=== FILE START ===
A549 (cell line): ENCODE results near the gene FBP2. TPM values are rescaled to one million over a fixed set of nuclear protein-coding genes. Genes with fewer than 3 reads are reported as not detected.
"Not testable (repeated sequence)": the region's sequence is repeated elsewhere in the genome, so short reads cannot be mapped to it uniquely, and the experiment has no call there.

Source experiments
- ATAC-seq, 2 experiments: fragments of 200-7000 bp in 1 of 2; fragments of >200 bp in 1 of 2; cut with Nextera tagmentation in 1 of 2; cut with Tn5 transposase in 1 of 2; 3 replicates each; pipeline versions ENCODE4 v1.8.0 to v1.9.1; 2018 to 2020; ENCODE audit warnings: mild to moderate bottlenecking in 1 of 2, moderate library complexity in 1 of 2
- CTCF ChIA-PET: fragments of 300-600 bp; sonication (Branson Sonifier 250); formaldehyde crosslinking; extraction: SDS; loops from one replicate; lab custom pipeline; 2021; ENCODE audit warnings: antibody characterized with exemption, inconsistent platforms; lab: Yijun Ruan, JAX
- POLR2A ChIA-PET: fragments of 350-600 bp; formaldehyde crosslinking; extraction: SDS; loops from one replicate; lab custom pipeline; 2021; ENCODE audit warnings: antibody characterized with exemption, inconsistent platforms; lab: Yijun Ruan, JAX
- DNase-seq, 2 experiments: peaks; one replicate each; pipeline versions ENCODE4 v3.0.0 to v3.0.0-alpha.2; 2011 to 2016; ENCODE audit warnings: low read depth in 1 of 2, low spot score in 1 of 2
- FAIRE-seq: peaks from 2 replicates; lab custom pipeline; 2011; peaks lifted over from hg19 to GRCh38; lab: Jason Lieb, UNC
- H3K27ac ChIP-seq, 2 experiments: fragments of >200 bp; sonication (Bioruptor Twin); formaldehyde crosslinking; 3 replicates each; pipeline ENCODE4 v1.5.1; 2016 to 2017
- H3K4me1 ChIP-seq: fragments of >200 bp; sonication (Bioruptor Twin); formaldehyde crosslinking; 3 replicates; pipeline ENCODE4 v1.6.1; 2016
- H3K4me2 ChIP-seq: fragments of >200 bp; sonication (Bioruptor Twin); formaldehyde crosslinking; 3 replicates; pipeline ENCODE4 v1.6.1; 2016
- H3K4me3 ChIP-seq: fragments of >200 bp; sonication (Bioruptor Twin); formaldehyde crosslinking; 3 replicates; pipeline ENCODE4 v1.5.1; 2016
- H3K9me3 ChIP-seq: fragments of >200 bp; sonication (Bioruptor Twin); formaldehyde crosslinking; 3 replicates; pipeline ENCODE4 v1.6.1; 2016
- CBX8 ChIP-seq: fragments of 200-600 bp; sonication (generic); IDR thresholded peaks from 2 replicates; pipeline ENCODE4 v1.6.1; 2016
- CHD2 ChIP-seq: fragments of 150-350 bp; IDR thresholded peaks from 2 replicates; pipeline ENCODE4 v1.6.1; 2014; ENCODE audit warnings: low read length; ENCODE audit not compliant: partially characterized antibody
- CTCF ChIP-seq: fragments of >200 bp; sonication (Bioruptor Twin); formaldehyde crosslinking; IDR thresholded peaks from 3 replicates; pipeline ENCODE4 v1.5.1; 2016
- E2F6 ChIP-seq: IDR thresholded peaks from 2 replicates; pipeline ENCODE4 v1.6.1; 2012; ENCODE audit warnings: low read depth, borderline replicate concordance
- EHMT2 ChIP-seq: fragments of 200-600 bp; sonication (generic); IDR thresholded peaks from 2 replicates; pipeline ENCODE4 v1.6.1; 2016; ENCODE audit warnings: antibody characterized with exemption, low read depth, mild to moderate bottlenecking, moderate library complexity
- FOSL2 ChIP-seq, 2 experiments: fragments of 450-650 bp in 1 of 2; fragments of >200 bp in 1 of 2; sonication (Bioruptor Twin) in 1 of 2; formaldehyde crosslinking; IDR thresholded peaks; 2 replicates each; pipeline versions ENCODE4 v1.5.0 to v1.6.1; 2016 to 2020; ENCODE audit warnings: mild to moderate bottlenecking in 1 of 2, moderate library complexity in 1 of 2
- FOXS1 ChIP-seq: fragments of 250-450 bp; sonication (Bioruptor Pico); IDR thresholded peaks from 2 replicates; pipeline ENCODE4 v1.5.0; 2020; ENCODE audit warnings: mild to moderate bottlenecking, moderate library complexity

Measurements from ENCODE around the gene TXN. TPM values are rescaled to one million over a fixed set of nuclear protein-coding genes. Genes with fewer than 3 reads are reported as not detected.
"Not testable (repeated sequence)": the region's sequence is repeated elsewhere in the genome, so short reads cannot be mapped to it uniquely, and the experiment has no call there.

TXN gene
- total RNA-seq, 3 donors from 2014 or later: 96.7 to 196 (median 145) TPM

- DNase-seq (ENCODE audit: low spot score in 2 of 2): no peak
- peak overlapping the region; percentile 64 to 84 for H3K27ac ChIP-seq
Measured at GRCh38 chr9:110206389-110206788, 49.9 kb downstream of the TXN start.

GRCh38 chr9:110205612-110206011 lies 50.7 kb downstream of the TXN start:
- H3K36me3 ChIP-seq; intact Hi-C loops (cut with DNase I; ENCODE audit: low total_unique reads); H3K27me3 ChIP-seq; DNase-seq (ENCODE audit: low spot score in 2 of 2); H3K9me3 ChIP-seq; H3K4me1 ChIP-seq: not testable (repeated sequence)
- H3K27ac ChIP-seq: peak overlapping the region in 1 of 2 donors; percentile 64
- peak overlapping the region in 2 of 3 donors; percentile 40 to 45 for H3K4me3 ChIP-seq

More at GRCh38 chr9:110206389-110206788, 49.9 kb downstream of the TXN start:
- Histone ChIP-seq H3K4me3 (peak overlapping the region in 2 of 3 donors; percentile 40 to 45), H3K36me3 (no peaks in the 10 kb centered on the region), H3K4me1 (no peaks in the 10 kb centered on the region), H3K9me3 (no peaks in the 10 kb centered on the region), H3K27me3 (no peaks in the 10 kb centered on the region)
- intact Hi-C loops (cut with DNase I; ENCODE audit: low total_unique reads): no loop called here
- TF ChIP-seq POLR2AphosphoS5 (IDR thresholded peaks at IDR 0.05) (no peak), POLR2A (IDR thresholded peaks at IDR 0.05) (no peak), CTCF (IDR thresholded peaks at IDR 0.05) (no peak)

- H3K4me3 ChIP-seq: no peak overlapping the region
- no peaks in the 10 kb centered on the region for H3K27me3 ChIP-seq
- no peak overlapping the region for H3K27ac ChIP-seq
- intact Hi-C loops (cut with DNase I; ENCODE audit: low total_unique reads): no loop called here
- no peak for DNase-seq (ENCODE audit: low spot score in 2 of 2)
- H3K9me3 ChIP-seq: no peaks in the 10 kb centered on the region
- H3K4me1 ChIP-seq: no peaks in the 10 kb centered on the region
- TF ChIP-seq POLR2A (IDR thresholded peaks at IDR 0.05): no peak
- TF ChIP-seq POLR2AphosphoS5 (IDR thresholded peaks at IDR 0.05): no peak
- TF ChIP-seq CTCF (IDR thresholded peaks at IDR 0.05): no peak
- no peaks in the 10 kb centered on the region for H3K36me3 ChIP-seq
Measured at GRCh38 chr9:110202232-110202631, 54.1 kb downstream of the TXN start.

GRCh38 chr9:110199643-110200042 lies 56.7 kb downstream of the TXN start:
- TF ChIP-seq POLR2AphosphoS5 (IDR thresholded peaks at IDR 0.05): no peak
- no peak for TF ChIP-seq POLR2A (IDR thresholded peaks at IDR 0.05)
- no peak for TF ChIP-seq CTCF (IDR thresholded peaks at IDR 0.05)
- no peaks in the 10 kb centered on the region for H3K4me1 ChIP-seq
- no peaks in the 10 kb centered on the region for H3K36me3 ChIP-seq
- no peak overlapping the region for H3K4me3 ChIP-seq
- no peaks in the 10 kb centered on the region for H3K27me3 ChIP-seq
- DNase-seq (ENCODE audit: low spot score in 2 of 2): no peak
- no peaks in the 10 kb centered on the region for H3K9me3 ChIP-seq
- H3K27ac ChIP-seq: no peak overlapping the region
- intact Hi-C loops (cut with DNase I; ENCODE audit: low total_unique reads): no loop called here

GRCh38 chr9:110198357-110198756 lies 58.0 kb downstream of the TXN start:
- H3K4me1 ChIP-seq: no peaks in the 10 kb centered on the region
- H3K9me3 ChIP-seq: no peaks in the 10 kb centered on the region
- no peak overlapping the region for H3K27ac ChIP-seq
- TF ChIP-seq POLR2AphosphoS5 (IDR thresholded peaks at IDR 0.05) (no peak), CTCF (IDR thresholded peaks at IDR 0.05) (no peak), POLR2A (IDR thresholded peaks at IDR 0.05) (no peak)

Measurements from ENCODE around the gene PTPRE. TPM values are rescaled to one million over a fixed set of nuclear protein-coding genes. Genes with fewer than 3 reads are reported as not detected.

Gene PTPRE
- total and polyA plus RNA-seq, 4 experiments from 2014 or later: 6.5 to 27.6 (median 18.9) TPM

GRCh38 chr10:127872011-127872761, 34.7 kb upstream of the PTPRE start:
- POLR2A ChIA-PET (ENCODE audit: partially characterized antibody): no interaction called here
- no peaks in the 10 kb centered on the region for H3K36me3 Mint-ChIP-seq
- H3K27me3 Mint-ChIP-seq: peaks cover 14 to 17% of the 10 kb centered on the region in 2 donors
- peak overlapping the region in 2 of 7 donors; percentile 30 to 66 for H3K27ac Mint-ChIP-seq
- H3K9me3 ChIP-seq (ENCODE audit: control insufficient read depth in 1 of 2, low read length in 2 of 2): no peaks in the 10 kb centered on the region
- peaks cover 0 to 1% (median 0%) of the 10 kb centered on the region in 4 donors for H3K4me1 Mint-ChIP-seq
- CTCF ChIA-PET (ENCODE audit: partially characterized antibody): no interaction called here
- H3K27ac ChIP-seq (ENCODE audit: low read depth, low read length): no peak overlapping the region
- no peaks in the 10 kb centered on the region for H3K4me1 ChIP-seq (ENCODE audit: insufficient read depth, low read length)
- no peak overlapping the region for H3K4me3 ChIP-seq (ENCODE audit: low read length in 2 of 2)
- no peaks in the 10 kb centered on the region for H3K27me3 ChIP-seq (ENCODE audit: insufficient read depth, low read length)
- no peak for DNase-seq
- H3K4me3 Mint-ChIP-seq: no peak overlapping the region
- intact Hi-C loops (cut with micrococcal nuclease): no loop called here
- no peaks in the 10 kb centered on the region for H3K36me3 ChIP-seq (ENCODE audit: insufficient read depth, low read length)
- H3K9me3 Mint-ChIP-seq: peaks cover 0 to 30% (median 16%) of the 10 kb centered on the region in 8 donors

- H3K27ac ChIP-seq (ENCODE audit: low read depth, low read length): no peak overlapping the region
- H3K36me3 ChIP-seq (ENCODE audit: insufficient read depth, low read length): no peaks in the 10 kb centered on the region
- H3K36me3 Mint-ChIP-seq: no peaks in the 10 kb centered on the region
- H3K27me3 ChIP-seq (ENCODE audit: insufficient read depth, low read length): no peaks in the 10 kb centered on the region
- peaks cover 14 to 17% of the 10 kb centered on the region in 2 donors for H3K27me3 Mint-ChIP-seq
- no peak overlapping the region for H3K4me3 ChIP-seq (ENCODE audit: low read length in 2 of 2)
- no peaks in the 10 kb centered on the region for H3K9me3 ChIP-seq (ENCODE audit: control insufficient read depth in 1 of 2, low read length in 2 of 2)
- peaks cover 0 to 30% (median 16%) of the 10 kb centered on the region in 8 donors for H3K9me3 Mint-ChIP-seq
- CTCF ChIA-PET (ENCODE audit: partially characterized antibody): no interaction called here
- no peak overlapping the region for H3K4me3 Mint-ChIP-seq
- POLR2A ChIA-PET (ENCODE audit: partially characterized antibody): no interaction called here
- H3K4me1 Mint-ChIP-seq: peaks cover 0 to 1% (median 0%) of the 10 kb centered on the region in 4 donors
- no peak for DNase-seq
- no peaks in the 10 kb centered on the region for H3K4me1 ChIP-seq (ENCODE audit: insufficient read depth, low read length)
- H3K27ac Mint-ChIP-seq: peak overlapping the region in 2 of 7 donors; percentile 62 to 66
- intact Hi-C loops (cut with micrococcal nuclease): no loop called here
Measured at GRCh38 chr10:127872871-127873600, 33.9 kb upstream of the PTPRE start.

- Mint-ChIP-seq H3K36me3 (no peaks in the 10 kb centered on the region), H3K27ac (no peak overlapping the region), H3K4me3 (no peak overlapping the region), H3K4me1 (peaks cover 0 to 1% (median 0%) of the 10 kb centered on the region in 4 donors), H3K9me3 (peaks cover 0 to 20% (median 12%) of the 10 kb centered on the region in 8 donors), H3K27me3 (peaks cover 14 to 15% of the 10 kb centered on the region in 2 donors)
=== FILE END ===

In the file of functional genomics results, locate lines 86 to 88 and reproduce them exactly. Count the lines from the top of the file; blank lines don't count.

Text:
- H3K36me3 ChIP-seq (ENCODE audit: insufficient read depth, low read length): no peaks in the 10 kb centered on the region
- H3K36me3 Mint-ChIP-seq: no peaks in the 10 kb centered on the region
- H3K27me3 ChIP-seq (ENCODE audit: insufficient read depth, low read length): no peaks in the 10 kb centered on the region